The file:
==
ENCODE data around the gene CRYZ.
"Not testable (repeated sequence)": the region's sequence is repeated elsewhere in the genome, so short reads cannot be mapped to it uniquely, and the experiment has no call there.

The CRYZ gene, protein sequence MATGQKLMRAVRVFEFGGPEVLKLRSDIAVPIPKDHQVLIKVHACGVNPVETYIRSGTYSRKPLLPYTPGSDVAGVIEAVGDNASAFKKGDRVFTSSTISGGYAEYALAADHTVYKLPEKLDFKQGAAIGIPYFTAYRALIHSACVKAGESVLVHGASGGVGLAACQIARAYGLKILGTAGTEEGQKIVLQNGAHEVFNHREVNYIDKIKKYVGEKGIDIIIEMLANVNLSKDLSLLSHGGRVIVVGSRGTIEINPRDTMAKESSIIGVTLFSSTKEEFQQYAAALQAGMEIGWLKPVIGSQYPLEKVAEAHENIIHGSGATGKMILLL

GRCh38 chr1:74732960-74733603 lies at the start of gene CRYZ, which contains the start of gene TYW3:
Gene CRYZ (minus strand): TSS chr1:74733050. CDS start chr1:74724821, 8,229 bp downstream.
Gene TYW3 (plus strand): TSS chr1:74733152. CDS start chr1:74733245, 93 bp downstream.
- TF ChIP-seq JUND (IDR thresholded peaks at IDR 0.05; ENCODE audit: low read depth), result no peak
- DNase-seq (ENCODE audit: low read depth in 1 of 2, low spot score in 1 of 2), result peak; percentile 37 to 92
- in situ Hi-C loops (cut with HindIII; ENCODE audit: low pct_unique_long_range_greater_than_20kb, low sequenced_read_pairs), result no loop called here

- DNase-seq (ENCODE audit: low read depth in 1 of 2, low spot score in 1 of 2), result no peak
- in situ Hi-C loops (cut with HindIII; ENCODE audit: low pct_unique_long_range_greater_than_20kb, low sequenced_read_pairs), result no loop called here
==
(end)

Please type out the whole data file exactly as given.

ENCODE data around the gene CRYZ.
"Not testable (repeated sequence)": the region's sequence is repeated elsewhere in the genome, so short reads cannot be mapped to it uniquely, and the experiment has no call there.

The CRYZ gene, protein sequence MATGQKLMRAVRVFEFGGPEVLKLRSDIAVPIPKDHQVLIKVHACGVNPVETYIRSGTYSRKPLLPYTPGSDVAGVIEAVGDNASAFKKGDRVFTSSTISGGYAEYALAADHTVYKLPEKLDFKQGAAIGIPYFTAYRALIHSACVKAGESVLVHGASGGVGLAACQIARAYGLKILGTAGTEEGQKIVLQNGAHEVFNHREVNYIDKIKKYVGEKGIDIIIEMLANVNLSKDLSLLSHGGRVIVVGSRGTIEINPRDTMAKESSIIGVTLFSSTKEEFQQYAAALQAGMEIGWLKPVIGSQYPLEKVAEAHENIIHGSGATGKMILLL

GRCh38 chr1:74732960-74733603 lies at the start of gene CRYZ, which contains the start of gene TYW3:
Gene CRYZ (minus strand): TSS chr1:74733050. CDS start chr1:74724821, 8,229 bp downstream.
Gene TYW3 (plus strand): TSS chr1:74733152. CDS start chr1:74733245, 93 bp downstream.
- TF ChIP-seq JUND (IDR thresholded peaks at IDR 0.05; ENCODE audit: low read depth), result no peak
- DNase-seq (ENCODE audit: low read depth in 1 of 2, low spot score in 1 of 2), result peak; percentile 37 to 92
- in situ Hi-C loops (cut with HindIII; ENCODE audit: low pct_unique_long_range_greater_than_20kb, low sequenced_read_pairs), result no loop called here

- DNase-seq (ENCODE audit: low read depth in 1 of 2, low spot score in 1 of 2), result no peak
- in situ Hi-C loops (cut with HindIII; ENCODE audit: low pct_unique_long_range_greater_than_20kb, low sequenced_read_pairs), result no loop called here